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Diptera.info :: Identification queries :: Diptera (adults)
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Sarcophagidae -> Microsoma exiguum (Tachinidae)
MorganA
#1 Print Post
Posted on 08-01-2024 14:01
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This one i am not sure about, I feel like I can't properly key it to family even.. I also have tried it in Calliphoridae, Rhinophoridae, Sarcophagidae, Tachinidae and Muscidae, without finding a match.. I think most likely Sarcophagidae tho.
South Norway 23rd June
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Edited by MorganA on 12-01-2024 12:16
 
MorganA
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Posted on 08-01-2024 14:02
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MorganA
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MorganA
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MorganA
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John Carr
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Posted on 08-01-2024 18:37
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The short-petiolate cell r5 and rounded bend in vein M point to Tachinidae.
 
http://www.flickr.com/photos/31715949@N00
MorganA
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Posted on 08-01-2024 20:32
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Thank you, it does not have a very obvious postscutellum. I also forgot to mention the size which is about 4mm.
 
John Carr
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Posted on 08-01-2024 22:52
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The calypters look too large for Rhinophoridae.

To my knowledge Sarcophagidae always have a sharper bend in vein M, and your fly's arista is bare.

Calliphoridae normally have a plumose arista. There are exceptions in subfamily Melanomyinae, which may also have a gentle bend in vein M. To my knowledge, no Melanomyinae have petiolate cell r5.

Muscidae never have petiolate cell r5.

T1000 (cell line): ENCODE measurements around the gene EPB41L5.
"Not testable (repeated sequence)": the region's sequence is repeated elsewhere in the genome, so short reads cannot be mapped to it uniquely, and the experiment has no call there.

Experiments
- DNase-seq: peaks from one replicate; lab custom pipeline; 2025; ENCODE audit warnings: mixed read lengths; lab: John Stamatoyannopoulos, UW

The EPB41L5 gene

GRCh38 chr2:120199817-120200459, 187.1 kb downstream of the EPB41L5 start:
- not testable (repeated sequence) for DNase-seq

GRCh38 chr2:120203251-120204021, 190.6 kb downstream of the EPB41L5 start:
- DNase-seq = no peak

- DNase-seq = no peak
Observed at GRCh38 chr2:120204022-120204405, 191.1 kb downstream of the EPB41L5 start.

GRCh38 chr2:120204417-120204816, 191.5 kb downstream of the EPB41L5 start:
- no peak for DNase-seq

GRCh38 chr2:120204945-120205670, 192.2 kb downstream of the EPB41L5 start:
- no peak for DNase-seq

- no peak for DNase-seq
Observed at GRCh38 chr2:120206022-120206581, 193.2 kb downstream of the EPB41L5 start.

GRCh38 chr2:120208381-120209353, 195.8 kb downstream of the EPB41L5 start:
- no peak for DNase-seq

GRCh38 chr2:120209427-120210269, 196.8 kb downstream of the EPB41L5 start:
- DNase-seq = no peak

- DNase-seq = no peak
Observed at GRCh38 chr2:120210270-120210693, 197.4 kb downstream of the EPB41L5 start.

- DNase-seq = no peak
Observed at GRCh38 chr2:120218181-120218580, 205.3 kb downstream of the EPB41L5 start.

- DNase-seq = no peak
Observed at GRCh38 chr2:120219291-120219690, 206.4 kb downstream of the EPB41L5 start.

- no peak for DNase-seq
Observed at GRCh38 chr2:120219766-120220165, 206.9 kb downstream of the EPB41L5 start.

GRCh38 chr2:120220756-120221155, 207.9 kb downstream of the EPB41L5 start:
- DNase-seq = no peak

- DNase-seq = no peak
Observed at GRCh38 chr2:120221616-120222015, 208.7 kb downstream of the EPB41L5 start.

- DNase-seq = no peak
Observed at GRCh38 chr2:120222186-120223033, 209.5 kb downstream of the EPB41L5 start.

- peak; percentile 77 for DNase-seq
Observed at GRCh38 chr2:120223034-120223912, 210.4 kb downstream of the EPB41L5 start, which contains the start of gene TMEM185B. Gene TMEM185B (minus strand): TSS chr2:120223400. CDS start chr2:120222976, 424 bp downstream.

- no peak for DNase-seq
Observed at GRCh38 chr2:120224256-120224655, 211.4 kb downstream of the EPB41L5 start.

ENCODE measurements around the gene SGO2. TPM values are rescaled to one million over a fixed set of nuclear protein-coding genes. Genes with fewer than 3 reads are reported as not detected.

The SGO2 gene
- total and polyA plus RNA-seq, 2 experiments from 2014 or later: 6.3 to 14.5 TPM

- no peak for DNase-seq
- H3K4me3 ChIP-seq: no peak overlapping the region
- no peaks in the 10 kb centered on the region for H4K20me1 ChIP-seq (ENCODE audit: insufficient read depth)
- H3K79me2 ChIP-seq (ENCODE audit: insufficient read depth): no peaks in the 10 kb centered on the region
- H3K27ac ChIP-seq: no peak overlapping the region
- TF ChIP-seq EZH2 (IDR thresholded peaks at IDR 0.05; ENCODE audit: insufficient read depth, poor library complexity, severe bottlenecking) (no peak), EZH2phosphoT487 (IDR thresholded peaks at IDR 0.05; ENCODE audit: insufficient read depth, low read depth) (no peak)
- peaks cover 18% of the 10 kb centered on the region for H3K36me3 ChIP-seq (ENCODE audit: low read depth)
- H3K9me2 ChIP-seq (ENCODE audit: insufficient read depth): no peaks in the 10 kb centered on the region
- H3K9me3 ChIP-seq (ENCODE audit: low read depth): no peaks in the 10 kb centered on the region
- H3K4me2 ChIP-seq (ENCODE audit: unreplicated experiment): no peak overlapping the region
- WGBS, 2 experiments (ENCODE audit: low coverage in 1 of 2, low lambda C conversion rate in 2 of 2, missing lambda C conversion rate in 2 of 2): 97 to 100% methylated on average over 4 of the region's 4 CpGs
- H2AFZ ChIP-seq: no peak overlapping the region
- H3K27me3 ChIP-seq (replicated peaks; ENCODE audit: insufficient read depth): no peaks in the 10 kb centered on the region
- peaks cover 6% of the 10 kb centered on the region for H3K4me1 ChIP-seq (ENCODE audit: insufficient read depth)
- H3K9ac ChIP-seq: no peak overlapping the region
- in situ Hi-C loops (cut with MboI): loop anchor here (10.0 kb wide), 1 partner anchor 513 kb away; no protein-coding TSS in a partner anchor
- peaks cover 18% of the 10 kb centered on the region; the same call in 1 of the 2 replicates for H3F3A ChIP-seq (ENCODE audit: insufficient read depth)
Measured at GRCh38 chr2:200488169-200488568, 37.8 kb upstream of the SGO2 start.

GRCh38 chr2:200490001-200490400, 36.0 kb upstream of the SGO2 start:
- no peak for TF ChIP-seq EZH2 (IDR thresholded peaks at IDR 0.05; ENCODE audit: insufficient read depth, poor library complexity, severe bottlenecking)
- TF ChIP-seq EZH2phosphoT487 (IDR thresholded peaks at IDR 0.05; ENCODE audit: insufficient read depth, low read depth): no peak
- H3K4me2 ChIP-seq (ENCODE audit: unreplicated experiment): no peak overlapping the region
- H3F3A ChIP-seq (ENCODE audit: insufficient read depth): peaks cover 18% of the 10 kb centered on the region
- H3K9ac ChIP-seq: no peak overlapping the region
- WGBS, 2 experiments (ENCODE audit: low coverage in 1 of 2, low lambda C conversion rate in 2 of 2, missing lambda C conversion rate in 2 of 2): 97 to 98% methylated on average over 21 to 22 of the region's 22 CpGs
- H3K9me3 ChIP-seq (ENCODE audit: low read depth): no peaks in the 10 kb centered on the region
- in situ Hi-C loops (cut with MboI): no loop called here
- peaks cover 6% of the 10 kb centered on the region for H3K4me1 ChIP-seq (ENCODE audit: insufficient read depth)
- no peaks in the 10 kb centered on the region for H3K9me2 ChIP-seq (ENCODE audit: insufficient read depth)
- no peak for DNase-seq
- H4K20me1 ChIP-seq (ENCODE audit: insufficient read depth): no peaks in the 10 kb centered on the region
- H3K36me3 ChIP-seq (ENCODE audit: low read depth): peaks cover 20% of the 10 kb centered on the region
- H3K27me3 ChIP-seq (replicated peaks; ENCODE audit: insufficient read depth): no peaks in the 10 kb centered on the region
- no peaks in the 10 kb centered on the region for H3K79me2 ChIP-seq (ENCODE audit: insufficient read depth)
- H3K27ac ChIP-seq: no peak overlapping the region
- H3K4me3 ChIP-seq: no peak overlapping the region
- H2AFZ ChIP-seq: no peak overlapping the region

To run through the Central European key you need the arrangement of the postsutural intra-alars.
 
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MorganA
#9 Print Post
Posted on 08-01-2024 23:17
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Thank you! So I actually have two males from the same locality at the same day, and the one in the original post have mostly broken bristles. So I checked the other specimen as well. To me it looks like there is only one postsutural ia
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Zeegers
#10 Print Post
Posted on 09-01-2024 08:05
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it is not a Sarc and my gut feeling is Rhinophoridae.
Can you check the lappets of posterior spiracle ?

Theo
 
MorganA
#11 Print Post
Posted on 09-01-2024 08:57
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Thank you, its difficult to get a proper picture of the posterior spiracle, but it looks like the lappets stand straight out
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MorganA
#12 Print Post
Posted on 09-01-2024 08:58
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Here is a picture showing the postscutellum.
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Edited by MorganA on 09-01-2024 08:59
 
Zeegers
#13 Print Post
Posted on 09-01-2024 12:21
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Yeap, I’d say that is a Rhinophoidae, thanks.

my guess is one of those rare Phyto ‘s ?

can you tell whether the first supra-alar bristle is strong or small .
what about sternites, visible or covered by tergites ?


Theo
 
MorganA
#14 Print Post
Posted on 09-01-2024 13:48
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Thank you! 1st supra-alar is slightly weaker than the notopleurals.
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Edited by MorganA on 09-01-2024 13:49
 
MorganA
#15 Print Post
Posted on 09-01-2024 13:49
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Sternits are visible
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Zeegers
#16 Print Post
Posted on 09-01-2024 20:02
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I am starting to think Loewia (Tachinidae ) ?


Theo
 
MorganA
#17 Print Post
Posted on 09-01-2024 20:54
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Thank you! I think you are right with Tachinidae, I believe after going trough the key several times it should be Microsoma exiguum
 
Zeegers
#18 Print Post
Posted on 11-01-2024 20:08
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The wing venation is indeed very similar. Nine out if ten, I see females, males are (apparently) not present in my active memory Smile


Theo
 
MorganA
#19 Print Post
Posted on 12-01-2024 12:15
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Yeah, I have only seen females before too.
 
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